Beetling along in a new era

Beetling along in a new era

A car born in the middle of last century has been reborn as a potent new-millennium race car for the most extreme terrain.
Three VW Beetles – two ‘classic’ versions and one New Beetle - are at the sharp end of the 2013 New Zealand Offroad Racing Championship. They race in a class for production-bodied and saloon-type race vehicles.
Brett Granger’s Baja-class 1969 VW Beetle has been reborn in Christchurch as the leader of the 2013 New Zealand offroad racing championship in the company of four very advanced specialised offroad race vehicles. It retains the metalwork of the innovative German original, but air-cooled flat four engine – has been replaced by a powerful and reliable water-cooled Subaru engine.
Granger says there is still a German element to the motor: it has a supercharger from a Mercedes Kompressor coupe grafted onto it, to give it the low down torque required for offroad racing.
“It makes a great little package, the torque is right where you need it and the flat four engine layout keeps the weight low down for better cornering. With the weight biased to the rear it really hooks up out of corners,” he says.
Granger has owned the car for 15 years, and has campaigned it in New Zealand’s most extreme endurance event, the Taupo 1000.
The Fruzo Beetle was saved from the car crusher when Granger bought it as an unfinished project, and was built up to a race car by South Island VW guru Dave Clucas of Oamaru. First campaigned with a 2.7-litre six cylinder Subaru engine, its new 2.2-litre ‘heart’, a four cylinder unit, makes more power and torque than the six cylinder and is substantially lighter than that engine.
At the opening southern round of this year’s championship, the Beetle shared maximum points with the specialist single-seater offroad race car of Christchurch’s Wayne Moriarty, the massive and powerful Ryan V6 turbo race car of Vince Harvey (also Christchurch), the V8 powered Nissan Safari of Invercargill’s Roger McKay and the motorcycle engines Odyssey-class car of defending national champion Hamish Lawler of Tapanui.
Granger laughs at the thought of his mid-20th century VW sharing the championship lead with race cars far more specialised and costing far more.
“Honestly, we’re really pleased with our result but we will play the championship by ear as the real focus is on a bigger test,” he says.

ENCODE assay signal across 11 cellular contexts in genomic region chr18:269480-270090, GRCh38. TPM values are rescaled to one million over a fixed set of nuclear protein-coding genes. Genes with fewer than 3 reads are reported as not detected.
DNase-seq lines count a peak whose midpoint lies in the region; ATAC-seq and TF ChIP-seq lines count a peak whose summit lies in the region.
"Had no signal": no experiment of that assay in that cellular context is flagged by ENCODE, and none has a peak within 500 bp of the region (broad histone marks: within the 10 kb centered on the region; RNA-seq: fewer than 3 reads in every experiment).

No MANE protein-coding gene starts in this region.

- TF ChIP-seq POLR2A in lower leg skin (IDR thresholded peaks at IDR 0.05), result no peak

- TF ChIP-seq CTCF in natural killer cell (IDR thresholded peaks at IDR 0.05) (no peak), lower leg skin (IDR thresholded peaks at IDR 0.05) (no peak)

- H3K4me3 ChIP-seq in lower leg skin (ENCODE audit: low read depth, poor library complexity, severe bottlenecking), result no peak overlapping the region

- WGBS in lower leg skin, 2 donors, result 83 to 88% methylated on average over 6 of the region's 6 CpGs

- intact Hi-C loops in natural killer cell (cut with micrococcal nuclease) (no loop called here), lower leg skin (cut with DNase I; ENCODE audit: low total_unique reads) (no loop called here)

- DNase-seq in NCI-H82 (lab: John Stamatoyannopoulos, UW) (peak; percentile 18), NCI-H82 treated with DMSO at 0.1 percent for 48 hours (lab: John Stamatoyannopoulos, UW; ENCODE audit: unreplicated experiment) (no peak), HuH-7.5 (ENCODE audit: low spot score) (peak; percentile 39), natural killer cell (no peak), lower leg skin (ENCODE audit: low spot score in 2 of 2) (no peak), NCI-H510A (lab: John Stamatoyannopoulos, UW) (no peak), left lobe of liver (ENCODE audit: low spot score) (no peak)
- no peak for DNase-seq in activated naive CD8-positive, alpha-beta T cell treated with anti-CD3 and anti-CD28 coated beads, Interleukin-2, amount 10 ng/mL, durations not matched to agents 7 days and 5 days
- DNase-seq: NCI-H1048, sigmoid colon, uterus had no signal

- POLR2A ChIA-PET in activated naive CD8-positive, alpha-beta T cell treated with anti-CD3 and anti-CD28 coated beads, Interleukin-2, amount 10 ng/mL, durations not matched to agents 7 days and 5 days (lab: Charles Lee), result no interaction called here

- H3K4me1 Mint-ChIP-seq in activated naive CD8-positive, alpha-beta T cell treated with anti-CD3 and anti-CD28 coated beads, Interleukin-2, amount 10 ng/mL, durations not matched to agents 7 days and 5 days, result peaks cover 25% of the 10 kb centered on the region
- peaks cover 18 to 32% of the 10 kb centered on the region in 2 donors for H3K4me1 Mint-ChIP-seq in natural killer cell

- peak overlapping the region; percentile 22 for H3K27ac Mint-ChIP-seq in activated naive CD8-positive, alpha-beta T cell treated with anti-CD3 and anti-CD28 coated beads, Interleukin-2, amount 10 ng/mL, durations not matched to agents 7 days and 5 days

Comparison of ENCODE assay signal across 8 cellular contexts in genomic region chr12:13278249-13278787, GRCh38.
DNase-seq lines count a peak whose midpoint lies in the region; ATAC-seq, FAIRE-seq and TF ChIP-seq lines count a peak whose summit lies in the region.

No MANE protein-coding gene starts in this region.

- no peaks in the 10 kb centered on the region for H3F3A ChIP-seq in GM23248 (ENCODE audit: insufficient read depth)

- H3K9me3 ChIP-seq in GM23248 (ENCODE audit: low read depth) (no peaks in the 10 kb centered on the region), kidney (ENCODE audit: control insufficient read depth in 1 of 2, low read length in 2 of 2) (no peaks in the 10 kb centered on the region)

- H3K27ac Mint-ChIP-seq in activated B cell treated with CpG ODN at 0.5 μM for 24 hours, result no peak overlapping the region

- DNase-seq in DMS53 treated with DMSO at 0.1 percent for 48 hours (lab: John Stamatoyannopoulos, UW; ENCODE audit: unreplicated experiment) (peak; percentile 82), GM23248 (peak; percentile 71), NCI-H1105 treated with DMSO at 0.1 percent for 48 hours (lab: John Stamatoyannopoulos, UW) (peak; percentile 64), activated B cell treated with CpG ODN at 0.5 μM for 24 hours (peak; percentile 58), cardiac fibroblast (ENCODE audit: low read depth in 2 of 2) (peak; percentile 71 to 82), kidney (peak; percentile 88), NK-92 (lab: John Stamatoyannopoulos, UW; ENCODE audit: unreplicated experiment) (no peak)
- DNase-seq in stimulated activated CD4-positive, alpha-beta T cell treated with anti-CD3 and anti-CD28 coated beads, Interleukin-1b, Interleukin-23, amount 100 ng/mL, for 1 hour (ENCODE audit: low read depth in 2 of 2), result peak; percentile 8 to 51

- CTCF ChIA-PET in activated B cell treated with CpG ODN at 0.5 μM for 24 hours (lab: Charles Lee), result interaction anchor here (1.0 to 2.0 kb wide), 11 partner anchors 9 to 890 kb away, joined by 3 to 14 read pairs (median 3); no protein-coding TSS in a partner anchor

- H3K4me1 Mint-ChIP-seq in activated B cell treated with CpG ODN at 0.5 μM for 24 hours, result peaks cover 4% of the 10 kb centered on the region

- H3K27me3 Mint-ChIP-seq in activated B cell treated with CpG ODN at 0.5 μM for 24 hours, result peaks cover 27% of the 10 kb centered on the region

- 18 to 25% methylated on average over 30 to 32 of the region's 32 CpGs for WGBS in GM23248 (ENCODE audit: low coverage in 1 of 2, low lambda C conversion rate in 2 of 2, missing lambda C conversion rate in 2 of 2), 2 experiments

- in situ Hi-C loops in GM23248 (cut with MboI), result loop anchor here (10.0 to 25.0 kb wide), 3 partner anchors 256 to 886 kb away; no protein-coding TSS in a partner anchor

“We’re pretty keen on having another go at the Taupo 1000, it’s a fantastic challenge,” he says.
Granger and Hides competed in the inaugural race in 1992 and placed sixth overall in a Volkswagen-powered Class Three open-wheeled offroader.

Aussie Beetle found in Opotiki
Meanwhile in the North Island, a new-shape Beetle with a powerful V6 turbo engine has surfaced to add heat to the championship. Maurice Bain of Opotiki has bought the American-built New Beetle recently campaigned in Australia by Roly Dixon and joined the fray.
At the first North Island round of the championship he went up against class champion Mike Konings of Kamo, putting the new car’s massive power and traction to the test in slippery going. The pair shared the wins at Meremere, setting up the prospect that 2013 could well prove to be the Year of the Beetle in offroad racing.
The Bain Beetle has a Nissan VG30 turbo V6 in the back, and was built by specialist race car company Crumco which has many years of desert racing experience behind it. Proven in racing on both sides of the Tasman, the new car is in its debut year in the championship. Previous owner Roly Dixon is related to Kiwi rally legend Mike Marshall and has raced in New Zealand  on numerous occasions including several runs at the Taupo 1000.
The Konings car, like Brett Granger’s, runs a Subaru engine, though his is a late model Impreza WRX turbo unit. It has long travel suspension built around Fox offroad racing shock absorbers, a popular choice among leading teams in offroad racing for many years.
Konings had an easy run to the class title last year but says there is obvious interest in the class in 2013 and he is enjoying the new competition.
All three cars are likely to come into their own at the coming rounds of the championship which are endurance races, and also at the Taupo 1000, a two-day blast through production pine forest just outside the resort town. Roly Dixon says his car was built with Taupo in mind, and Bain can expect to have a very productive weekend there.

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